In his presentation of the unknown day and hour of his return, Jesus told these stories to his disciples: the Parable of the Budding Fig Tree (24:32–35), the Parable of the Thief at Night (24:42–44), the Parable of the Wise and Faithful Servant (24:45–51), the Parable of the Ten Virgins (25:1–13), and the Parable of the Bags of Gold (vv. 14–30). With each pronouncement in chapters 24 and 25, his words became more forceful. Here, in his final saying, Jesus spoke plainly enough for us to hear him, twenty centuries later. He concluded his answer to his disciples’ question — “When will this happen, and what will be the sign of your coming and of the end of the age?” — by telling them his Sheep and Goats Parable.
The words of Jesus in his opening verse are breathtaking: “When the Son of Man comes in his glory, and all the angels with him, he will sit on his glorious throne.” These statements fall on us with breathtaking speed. The carpenter from Nazareth claimed plainly to be the Son of Man whom Daniel described in his prophecies from centuries before (see Daniel 7); Jesus can be expected to command all the angels of heaven and sit on a throne of judgment that oversees all of human history. In his first coming to earth, Jesus came as “the Lamb of God who takes away the sins of the world” (John 1:29). In Matthew 25, he reveals that in his second coming he’ll return as the judge of all humanity.
This parable is consistent with the rest of Jesus’ “judgment” parables. In each he spoke about the results of the Lord’s day of return when people will be separated into two groups only, made up, that is, of the prepared and unprepared, the righteous and the wicked, those who are “in the kingdom” and those who aren’t. When he returns to earth, everyone here will be brought before the Lord. He’ll then separate people “as a shepherd separates the sheep from the goats. He will put the sheep on his right and the goats on his left” (vv. 32–33). The sheep represent those who’ll be saved during the seven years of tribulation; the goats represent the unsaved people who’ll have survived the tribulation.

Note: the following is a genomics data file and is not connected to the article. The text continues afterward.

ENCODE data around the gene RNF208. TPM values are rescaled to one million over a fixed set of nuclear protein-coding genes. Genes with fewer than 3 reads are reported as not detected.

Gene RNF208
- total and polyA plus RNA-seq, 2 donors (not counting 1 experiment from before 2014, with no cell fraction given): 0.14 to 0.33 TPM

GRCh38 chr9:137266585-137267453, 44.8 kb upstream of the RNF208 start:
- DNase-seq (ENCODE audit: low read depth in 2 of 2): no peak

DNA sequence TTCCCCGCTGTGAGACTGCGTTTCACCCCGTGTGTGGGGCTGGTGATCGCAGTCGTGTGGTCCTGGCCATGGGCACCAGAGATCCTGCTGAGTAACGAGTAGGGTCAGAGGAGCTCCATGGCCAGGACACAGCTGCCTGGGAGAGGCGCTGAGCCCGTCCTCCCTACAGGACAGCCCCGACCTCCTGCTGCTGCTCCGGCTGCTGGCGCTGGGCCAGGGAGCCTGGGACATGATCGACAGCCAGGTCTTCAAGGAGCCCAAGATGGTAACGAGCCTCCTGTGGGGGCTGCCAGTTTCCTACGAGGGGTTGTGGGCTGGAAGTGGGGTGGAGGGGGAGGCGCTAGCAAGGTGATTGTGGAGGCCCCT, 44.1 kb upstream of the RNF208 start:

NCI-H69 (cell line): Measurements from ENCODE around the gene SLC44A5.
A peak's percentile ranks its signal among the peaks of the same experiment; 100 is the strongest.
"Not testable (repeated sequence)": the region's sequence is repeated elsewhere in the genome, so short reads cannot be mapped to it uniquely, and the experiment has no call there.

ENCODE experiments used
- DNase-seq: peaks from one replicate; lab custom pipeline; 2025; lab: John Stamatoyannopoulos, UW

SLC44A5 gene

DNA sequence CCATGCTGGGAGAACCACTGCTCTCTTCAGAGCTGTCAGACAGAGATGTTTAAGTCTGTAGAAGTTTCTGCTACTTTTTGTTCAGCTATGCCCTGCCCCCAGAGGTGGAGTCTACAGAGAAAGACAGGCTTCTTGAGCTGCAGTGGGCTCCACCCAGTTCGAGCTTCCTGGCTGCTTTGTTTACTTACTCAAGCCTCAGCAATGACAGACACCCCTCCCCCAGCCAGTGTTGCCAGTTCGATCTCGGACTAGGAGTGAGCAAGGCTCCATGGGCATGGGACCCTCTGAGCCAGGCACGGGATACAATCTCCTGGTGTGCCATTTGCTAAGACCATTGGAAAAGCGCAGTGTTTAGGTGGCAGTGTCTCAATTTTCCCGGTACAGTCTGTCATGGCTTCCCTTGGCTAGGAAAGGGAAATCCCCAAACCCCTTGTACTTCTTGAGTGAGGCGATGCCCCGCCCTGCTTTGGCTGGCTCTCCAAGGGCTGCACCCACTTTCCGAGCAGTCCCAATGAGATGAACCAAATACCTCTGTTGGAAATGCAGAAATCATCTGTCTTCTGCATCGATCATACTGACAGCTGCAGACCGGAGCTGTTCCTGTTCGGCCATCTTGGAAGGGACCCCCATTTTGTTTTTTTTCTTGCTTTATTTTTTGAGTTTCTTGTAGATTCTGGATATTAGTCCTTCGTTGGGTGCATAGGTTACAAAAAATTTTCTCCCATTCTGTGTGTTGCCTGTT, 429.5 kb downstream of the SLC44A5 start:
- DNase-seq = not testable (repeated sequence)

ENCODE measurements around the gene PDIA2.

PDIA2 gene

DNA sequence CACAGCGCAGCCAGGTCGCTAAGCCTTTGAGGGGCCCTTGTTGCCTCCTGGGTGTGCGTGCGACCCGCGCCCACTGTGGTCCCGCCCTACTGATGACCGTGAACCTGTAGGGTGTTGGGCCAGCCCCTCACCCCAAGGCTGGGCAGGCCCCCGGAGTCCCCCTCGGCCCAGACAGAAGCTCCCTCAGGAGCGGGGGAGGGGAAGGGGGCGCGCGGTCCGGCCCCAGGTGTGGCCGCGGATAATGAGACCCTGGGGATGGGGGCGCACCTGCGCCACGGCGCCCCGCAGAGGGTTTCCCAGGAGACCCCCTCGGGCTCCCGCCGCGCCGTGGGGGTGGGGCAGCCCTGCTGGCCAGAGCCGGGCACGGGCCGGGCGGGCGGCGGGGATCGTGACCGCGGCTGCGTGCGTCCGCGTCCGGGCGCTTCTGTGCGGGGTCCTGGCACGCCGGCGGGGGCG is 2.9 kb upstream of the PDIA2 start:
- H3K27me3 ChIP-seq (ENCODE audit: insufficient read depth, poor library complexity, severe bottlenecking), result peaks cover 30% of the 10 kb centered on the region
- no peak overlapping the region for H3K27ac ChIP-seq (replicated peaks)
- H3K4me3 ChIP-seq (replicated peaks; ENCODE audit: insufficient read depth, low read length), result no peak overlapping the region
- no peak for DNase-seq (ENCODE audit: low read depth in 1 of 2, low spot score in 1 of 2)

31“When the Son of Man comes in his glory, and all the angels with him, he will sit on his glorious throne. 32All the nations will be gathered before him, and he will separate the people one from another as a shepherd separates the sheep from the goats. 33He will put the sheep on his right and the goats on his left.
34“Then the King will say to those on his right, ‘Come, you who are blessed by my Father; take your inheritance, the kingdom prepared for you since the creation of the world. 35For I was hungry and you gave me something to eat, I was thirsty and you gave me something to drink, I was a stranger and you invited me in, 36I needed clothes and you clothed me, I was sick and you looked after me, I was in prison and you came to visit me’ (vv. 31–36).